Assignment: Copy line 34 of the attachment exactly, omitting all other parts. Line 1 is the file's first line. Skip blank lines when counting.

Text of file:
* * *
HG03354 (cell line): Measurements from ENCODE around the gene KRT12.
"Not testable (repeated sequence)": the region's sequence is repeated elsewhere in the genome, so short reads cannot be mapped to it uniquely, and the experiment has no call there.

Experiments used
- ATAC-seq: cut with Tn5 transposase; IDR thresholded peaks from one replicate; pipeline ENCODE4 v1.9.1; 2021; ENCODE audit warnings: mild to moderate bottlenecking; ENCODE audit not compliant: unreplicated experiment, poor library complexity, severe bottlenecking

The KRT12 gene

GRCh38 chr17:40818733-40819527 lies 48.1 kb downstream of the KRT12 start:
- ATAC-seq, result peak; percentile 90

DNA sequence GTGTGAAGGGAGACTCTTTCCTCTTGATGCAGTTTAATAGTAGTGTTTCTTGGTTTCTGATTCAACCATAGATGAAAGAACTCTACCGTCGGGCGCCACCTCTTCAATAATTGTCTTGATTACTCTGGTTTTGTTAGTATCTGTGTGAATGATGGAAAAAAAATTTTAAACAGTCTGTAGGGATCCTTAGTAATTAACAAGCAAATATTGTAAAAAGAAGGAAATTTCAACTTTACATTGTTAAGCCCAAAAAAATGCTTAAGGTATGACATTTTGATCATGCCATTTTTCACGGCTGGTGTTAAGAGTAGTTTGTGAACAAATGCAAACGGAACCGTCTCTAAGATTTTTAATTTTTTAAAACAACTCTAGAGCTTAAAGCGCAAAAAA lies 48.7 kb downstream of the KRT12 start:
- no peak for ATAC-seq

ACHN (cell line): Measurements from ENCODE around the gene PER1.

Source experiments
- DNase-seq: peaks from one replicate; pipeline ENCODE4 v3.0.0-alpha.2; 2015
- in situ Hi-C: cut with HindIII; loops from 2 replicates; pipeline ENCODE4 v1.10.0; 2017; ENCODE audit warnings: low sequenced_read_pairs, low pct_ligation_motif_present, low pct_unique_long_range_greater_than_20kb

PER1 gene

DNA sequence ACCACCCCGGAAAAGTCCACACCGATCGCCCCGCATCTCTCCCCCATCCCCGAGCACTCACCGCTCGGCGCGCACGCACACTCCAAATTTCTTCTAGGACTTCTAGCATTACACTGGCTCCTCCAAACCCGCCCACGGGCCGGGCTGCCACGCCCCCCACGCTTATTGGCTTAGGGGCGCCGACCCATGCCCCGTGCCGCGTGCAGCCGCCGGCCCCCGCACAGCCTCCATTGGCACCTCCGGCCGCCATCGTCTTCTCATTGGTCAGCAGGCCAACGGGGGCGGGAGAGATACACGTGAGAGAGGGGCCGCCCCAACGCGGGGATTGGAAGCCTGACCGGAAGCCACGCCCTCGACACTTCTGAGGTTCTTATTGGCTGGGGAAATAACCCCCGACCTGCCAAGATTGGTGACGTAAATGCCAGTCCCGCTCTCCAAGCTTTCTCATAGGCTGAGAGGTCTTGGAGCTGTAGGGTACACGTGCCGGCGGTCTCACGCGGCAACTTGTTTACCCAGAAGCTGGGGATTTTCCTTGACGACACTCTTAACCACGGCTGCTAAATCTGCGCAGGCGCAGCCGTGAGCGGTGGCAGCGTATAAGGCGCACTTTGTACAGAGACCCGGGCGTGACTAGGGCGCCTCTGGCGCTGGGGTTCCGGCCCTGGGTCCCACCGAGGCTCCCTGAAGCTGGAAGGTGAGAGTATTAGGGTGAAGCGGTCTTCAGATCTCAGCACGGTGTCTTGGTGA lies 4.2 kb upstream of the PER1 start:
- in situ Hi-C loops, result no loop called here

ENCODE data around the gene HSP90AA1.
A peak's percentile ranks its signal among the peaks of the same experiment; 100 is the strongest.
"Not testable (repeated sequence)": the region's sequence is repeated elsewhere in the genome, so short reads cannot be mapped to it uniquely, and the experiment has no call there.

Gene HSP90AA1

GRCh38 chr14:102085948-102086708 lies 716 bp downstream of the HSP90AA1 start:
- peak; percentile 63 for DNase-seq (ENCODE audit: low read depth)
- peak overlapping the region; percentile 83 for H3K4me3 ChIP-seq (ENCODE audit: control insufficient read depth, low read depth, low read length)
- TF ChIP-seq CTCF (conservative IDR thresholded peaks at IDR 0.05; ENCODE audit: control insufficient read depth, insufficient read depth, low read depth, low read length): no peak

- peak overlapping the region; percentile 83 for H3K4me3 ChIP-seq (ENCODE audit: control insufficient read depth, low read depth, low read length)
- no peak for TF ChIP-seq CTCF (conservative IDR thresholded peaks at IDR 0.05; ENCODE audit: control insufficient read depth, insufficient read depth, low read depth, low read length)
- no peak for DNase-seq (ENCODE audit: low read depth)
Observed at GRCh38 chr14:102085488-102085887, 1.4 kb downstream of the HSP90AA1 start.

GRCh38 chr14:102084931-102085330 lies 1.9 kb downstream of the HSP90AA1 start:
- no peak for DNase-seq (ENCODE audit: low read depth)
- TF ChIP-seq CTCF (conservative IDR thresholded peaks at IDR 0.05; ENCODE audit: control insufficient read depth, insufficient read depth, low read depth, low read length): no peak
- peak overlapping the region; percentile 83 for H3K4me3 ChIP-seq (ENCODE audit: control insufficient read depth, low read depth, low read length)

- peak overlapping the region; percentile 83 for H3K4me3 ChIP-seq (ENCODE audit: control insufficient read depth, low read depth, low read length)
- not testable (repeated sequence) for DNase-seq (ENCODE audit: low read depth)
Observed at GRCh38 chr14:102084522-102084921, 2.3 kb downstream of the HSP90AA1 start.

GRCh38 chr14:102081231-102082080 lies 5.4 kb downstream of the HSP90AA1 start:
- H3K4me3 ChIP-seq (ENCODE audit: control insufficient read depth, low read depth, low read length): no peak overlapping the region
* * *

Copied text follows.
- not testable (repeated sequence) for DNase-seq (ENCODE audit: low read depth)